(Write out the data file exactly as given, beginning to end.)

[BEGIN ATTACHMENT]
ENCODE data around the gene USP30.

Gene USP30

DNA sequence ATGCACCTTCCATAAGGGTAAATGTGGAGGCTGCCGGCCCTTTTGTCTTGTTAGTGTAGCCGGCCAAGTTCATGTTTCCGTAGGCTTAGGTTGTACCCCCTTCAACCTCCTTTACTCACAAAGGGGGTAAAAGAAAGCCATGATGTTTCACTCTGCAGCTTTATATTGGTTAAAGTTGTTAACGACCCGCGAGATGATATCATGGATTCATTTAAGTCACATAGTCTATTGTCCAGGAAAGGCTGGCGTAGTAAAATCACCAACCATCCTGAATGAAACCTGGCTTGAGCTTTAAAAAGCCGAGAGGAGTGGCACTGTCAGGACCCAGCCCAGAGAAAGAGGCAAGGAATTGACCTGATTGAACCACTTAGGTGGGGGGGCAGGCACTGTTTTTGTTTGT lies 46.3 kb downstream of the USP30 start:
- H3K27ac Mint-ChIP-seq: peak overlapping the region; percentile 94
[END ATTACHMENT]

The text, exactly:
ENCODE data around the gene USP30.

Gene USP30

DNA sequence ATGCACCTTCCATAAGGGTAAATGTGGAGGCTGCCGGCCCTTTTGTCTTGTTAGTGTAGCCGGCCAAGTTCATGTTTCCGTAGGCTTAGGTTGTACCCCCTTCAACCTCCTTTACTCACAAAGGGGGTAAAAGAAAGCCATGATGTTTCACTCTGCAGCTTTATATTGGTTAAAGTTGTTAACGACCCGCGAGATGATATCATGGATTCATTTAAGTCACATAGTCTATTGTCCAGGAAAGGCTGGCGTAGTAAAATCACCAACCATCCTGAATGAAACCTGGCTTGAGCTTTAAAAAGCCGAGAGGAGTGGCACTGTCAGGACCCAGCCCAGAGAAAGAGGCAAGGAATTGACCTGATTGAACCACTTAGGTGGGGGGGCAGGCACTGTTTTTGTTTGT lies 46.3 kb downstream of the USP30 start:
- H3K27ac Mint-ChIP-seq: peak overlapping the region; percentile 94